Believe it or not, overheating or burning electrical components creates a fishy smell throughout the home. So if you smell fish somewhere, it’s more likely frayed wires than an errant salmon. All manner of electrical problems contribute to these odors, including loose cords, overloaded circuits, faulty outlets, incorrectly sized breakers, overheated electrical shielding, and more. 

Beyond fish, many electrical issues lead to funky smells, which you can get rid of burning or smoky smells using these tips. Be sure to contact a local electrician right away if you encounter these odors.

4. Problematic Drywall

If someone cuts corners during the home building process, you may later be dealing with problem drywall. Like gas leaks, this type of low-quality drywall emits a sulfur smell (rotten eggs.) Other tell-tale signs of this low-grade drywall include the early failure of HVAC systems, tarnished silver jewelry, and copper wires coated in a black residue. The US Consumer Product Safety Commission lists other identifying signs here to help you narrow down this problem. 

If you suspect the presence of this problem drywall, call in a local drywall repair pro to assess it, and possibly have them replace it.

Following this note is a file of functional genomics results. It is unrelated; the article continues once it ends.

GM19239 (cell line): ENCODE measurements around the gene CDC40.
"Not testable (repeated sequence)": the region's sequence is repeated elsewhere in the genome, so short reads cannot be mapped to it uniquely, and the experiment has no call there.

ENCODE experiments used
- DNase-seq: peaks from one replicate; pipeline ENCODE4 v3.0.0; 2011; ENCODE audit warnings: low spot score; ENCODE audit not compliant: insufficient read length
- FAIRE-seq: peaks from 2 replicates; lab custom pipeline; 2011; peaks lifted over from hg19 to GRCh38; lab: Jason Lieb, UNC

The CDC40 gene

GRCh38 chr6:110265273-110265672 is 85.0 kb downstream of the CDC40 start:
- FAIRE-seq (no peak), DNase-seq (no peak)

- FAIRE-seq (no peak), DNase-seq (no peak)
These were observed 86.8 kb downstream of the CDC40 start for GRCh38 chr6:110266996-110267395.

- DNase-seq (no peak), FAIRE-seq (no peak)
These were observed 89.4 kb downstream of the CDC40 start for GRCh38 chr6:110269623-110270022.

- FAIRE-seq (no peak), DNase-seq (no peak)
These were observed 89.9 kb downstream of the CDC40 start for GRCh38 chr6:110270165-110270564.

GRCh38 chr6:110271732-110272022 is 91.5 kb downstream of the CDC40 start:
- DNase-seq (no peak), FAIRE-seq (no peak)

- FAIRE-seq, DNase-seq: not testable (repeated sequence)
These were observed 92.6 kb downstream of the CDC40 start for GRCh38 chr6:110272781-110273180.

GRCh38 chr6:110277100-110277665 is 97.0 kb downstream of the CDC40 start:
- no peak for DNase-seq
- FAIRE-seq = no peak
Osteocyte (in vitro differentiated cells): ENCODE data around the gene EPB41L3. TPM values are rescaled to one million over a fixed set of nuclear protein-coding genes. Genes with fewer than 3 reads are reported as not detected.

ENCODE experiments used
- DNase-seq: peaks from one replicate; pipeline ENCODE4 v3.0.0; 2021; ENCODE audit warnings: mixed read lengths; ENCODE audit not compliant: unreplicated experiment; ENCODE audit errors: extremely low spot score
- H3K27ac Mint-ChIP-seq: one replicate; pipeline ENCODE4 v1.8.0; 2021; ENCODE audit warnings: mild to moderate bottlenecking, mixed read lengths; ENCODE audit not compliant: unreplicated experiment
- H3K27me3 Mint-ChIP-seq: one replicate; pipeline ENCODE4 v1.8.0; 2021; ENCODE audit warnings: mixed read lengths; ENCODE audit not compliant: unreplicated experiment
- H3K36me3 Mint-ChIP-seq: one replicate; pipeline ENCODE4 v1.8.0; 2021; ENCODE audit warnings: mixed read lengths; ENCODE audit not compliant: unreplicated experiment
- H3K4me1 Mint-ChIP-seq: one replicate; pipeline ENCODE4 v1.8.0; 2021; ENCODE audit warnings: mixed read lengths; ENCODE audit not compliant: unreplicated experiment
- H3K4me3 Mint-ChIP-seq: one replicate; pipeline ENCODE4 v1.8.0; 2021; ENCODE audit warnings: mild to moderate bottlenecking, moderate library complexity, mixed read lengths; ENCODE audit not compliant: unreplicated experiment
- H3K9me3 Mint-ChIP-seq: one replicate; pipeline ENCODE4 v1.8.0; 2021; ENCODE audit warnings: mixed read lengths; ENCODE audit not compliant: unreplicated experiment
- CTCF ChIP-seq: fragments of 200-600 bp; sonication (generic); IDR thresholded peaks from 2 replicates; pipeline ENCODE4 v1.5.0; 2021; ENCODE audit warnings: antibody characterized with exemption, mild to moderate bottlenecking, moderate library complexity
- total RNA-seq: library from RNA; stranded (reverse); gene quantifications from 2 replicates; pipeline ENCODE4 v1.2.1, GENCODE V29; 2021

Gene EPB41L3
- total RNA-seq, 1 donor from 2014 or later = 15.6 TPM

5. Plumbing Issues

A white bathroom with a bathtub and two sinks
Photo: michaelmjc / iStock / Getty Images Plus / Getty Images

A whole spate of plumbing issues causes foul odors throughout the home, particularly in and around bathrooms and the basement. Noticing an icky sewage smell wafting around your home? It’s likely related to a plumbing issue. 

The cause of this “bathroom smell” varies, from dried-up P-traps to clogged pipes, damaged anode rods, or a backed-up sewage drain. Run water through all drains at least once a month to minimize these issues and contact a local plumber for help identifying and fixing the source of the problem.

6. VOCs

Volatile organic compounds (VOCs) can be present in multiple locations throughout the home, from hairspray to plywood, and each creates its unique odor. Common VOCs include formaldehyde, butane, ethylene glycol, acetone, and methylene chloride. 

The smell goes away when you eliminate the source, so toss old cleaning agents, paint cans, and hairspray, among other items. For particleboard and certain types of plywood, act with caution when purchasing such items, searching for brands advertising little to no additional VOCs. It is virtually impossible to avoid all VOCs in daily life, but a little diligence goes a long way.